So there was and is clearly a cost to business for environmental regulations. But what conservatives fail to note is that there are costs to business without environmental regulations, and that the regulations created a trade-off, which was the near elimination of self-help (and the costs associated thereto) and the significant reduction in the cost of litigation (and those costs).
This was roughly the history of most environmental laws in the United States and Europe in the late 60’s and early 70’s, and it is the current path of environmental regulation in emerging economies like China and India.
When conservatives complain about environmental regulations the question should be, what is their proposed alternative? Do they want to eliminate regulation and return to litigation? Would that be less expensive for business? Or would they be constantly tied up with environmental laws suits, and eventually bankrupted by litigation costs? Or are they proposing a double whammy: remove regulation and limit legal liability? What do they think would happen then? Would the people who are harmed by pollution simply roll over and take it? My guess is that people would once again resort to self-help. This guess is supported by actual history and experience. And would it really be cheaper to deal with self-help? In some cases it might be, but in others it might not be. I suspect that in most cases it would be far more expensive.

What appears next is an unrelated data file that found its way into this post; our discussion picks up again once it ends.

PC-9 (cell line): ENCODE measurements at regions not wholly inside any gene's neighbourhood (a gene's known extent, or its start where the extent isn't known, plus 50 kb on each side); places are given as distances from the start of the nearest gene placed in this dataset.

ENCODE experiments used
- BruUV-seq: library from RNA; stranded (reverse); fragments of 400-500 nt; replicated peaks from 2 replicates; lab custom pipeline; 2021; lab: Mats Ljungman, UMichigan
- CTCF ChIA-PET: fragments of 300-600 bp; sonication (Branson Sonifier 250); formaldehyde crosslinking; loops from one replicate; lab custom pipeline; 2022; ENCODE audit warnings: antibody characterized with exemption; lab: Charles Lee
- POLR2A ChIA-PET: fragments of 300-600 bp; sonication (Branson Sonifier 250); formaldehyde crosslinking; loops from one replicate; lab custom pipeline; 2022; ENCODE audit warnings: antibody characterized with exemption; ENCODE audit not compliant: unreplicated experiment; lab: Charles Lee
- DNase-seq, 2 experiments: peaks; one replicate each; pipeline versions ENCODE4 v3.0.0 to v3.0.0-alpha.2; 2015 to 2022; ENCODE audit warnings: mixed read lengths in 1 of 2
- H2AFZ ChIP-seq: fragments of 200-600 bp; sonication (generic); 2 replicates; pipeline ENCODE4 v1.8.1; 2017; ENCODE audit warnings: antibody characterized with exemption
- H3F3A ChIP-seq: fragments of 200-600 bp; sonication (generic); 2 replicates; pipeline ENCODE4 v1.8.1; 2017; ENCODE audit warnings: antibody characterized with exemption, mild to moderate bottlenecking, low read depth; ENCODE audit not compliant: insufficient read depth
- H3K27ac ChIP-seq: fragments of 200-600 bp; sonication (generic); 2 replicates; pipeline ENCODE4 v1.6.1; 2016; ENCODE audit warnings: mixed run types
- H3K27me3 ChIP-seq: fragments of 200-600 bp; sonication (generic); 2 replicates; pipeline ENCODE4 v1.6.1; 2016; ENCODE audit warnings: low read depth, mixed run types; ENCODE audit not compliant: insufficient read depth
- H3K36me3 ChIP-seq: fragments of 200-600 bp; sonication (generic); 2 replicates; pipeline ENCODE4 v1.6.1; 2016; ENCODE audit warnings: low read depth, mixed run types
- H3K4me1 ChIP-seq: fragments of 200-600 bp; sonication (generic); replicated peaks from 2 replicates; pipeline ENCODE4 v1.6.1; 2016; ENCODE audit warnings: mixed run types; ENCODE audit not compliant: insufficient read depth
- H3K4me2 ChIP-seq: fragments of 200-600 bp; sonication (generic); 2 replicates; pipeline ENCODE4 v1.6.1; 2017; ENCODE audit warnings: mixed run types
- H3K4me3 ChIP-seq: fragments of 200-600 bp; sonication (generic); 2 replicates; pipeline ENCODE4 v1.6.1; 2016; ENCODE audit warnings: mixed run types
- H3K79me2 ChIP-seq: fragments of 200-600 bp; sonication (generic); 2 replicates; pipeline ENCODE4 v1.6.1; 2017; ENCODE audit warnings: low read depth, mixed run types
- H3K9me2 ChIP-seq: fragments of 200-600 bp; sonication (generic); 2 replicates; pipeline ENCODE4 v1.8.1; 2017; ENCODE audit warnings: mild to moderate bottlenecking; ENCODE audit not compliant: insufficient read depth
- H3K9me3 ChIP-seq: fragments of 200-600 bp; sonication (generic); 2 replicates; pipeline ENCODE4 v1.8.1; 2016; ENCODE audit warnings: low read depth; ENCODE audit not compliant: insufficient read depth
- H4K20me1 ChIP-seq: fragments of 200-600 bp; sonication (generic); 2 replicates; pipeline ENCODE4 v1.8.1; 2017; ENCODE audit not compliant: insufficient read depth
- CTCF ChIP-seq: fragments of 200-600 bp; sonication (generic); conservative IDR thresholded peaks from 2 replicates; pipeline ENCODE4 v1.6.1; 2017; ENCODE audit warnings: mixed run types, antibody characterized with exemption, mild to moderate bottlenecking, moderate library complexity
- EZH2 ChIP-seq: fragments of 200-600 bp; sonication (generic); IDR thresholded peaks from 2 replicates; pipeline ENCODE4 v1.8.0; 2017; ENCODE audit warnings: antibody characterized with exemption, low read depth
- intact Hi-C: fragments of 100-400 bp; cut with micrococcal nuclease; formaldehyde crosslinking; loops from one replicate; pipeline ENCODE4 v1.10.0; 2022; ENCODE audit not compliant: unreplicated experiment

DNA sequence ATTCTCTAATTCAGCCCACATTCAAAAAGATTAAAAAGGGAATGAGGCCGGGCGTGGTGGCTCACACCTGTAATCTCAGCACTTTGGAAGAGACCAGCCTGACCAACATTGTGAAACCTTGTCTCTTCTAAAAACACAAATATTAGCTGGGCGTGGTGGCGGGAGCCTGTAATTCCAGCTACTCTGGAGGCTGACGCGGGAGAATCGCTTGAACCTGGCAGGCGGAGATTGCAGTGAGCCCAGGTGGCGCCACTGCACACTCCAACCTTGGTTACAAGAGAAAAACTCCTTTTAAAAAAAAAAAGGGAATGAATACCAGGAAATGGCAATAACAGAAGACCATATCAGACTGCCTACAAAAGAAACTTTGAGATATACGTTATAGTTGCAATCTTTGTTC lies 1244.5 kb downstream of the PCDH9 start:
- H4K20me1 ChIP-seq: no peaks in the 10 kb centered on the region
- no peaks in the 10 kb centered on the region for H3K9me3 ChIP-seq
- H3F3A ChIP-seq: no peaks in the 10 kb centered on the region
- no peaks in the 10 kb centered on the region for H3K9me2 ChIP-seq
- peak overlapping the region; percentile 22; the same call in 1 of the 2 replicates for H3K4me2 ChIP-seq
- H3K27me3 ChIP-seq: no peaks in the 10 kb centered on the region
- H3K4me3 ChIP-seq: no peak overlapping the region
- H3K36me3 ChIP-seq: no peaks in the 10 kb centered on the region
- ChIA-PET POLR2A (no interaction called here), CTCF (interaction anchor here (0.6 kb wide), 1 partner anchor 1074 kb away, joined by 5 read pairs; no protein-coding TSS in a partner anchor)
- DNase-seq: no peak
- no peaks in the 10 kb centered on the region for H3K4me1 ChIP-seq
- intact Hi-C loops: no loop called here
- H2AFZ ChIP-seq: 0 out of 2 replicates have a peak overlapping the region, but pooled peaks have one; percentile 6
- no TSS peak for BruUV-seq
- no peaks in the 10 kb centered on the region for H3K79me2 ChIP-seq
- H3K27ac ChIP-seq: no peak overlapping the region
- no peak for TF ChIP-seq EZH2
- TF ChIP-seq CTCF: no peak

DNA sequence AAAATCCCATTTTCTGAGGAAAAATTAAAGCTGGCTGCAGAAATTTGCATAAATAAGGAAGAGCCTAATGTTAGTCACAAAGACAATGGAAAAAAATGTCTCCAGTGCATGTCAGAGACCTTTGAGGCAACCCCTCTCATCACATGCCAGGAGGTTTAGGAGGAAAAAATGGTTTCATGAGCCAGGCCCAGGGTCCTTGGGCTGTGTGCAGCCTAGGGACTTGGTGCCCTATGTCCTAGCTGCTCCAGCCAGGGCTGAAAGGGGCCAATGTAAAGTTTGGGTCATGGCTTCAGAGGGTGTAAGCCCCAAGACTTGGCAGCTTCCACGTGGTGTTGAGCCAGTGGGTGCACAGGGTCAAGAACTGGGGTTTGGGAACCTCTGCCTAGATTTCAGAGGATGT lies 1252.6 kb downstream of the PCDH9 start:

The other question is whether there are different possible models of environmental regulation. What we currently have is a total ban on a hand full of toxic pollutants, and rules requiring limits on other pollutants, which are achieved by requiring that facilities use the best available technology to mitigate emissions.
Is there a better way to limit or reduce pollution? One way is to set strict limits on what can be emitted by certain facilities and certain industries. This would clearly reduce pollutions, but is probably the most intrusive and costly solution. For that reason it was rejected in the United States and largely throughout the world.